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Business John Roberts

  • Dow Chemical said it was looking to cut fixed costs by $1 billion over the next three years, building on reductions that have helped boost margins.

  • Robert Shiller

    Are the markets "efficient"? The future of investing depends on the answer.

  • Police may not generally search the cellphones of people they arrest without getting search warrants, the Supreme Court ruled Wednesday.

  • With four justices in their seventies, odds are good that whoever is elected president in November will have a chance to fill at least one Supreme Court seat.

  • WASHINGTON-- Supreme Court justices sharply questioned the University of Texas' use of race in college admissions Wednesday in a case that could lead to new limits on affirmative action. Justice Anthony Kennedy, whose vote could be decisive, looked skeptically on Texas' defense of the program. "

  • *Case pits Arkansas commission against U.S. Army Corps. WASHINGTON, Oct 3- The U.S. Supreme Court heard oral arguments on Wednesday in a case about the degree to which the federal government must pay damages when it releases water from a dam that causes temporary flooding for a property owner downstream.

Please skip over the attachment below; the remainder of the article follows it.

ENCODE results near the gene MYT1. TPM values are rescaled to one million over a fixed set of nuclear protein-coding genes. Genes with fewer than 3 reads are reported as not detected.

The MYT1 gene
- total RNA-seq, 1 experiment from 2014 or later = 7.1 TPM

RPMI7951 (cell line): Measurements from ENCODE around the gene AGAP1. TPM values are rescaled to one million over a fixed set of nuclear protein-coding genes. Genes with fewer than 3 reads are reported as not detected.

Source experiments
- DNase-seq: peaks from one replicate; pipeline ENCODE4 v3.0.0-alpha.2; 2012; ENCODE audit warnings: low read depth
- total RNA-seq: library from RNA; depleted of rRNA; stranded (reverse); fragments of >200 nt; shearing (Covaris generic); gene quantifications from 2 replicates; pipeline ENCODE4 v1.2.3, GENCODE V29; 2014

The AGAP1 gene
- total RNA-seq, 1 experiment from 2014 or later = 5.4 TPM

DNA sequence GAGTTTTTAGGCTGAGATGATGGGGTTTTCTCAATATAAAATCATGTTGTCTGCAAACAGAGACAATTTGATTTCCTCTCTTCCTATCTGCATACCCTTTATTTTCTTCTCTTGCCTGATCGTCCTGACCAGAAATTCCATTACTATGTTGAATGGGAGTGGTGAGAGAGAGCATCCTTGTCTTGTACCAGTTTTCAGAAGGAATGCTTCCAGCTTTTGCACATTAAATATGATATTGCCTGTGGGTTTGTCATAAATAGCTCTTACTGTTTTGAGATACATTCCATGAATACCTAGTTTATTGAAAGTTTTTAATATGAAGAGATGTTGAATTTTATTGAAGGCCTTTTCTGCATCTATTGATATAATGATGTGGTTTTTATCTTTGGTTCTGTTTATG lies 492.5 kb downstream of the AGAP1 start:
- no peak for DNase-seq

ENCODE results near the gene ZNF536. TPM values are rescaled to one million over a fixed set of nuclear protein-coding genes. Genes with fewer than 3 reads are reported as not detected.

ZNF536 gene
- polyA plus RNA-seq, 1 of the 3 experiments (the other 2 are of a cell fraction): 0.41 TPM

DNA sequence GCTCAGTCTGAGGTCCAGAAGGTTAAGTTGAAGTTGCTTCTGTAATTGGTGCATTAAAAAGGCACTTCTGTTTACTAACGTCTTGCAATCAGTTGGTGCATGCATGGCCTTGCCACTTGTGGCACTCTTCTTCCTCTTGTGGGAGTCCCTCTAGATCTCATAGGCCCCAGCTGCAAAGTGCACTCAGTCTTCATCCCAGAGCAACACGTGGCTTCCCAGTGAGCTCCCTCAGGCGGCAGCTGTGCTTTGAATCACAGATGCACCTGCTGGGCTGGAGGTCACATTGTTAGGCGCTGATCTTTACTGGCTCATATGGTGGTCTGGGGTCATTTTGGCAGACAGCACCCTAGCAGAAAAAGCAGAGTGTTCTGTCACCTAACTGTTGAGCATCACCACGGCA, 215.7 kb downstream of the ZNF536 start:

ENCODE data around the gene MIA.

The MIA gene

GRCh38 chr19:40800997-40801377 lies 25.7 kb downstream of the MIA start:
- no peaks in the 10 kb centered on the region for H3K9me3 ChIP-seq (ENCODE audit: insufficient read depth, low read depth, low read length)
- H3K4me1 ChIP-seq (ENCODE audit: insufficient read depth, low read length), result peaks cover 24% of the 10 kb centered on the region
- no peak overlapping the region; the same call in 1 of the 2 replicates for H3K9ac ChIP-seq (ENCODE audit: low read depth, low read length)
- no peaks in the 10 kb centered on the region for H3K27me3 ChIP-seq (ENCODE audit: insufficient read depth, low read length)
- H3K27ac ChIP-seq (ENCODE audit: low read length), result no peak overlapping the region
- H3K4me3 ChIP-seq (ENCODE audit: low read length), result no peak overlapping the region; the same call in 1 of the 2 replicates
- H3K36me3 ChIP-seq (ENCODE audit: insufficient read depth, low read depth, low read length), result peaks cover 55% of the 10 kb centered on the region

• WASHINGTON, Oct 2- The U.S. Supreme Court on Tuesday considered whether the federal government could be liable for money damages by printing confidential credit card information on a customer's receipt, increasing the risk of identity theft.

  • WASHINGTON-- The Supreme Court plunged into its new term Monday with a high-stakes dispute between businesses and human rights groups over accountability for foreign atrocities. Cases involving some of the most emotional issues in American life are likely to be decided after voters choose a president and new Congress next month.

  • The Supreme Court struggled with all types of questions Monday as it tried to figure out what kind of floating structures fall under maritime law, a question that could have a profound impact on popular businesses like floating casinos, hotels and restaurants.

  • WASHINGTON-- The Supreme Court opened its new term Monday with a high-stakes dispute between businesses and human rights groups over accountability for foreign atrocities.